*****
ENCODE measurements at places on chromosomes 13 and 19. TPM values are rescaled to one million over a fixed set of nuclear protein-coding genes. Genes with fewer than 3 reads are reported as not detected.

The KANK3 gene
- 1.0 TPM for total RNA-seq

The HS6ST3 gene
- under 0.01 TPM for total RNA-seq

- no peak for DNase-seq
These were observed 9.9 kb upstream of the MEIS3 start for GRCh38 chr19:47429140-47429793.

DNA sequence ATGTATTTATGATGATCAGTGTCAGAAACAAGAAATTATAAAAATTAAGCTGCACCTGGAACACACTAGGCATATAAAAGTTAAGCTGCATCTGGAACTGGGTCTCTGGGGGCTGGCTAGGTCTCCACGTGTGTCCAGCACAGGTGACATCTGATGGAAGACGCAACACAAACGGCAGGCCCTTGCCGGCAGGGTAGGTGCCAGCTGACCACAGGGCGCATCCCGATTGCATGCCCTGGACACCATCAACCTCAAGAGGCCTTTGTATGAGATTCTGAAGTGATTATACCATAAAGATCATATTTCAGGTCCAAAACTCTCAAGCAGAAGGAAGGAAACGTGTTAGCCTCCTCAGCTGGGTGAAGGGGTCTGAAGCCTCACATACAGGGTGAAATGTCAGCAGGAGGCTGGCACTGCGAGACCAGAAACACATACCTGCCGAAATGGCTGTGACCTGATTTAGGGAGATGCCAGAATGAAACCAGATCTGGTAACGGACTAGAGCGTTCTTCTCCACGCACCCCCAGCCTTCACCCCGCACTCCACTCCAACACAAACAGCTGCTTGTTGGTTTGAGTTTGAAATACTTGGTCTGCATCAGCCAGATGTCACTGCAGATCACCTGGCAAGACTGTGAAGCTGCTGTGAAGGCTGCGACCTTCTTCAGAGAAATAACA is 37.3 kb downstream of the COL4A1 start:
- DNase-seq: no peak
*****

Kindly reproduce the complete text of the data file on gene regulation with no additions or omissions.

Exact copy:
ENCODE measurements at places on chromosomes 13 and 19. TPM values are rescaled to one million over a fixed set of nuclear protein-coding genes. Genes with fewer than 3 reads are reported as not detected.

The KANK3 gene
- 1.0 TPM for total RNA-seq

The HS6ST3 gene
- under 0.01 TPM for total RNA-seq

- no peak for DNase-seq
These were observed 9.9 kb upstream of the MEIS3 start for GRCh38 chr19:47429140-47429793.

DNA sequence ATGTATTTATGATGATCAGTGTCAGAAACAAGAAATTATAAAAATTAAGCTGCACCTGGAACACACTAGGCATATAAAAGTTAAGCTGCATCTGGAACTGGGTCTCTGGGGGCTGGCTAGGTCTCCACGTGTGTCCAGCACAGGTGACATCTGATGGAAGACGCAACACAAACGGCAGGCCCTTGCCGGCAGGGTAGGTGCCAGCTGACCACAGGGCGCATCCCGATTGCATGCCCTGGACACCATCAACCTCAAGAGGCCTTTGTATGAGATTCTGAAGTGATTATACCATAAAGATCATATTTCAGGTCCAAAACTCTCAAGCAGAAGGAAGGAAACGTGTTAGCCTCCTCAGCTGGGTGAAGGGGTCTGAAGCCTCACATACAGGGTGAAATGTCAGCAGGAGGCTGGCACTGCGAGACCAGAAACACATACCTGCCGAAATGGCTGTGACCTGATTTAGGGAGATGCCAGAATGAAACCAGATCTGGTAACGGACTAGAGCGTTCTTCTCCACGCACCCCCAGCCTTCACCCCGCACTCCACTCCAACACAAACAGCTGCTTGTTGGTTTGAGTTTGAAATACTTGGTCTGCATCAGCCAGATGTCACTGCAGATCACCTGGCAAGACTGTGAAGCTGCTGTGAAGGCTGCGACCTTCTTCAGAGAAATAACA is 37.3 kb downstream of the COL4A1 start:
- DNase-seq: no peak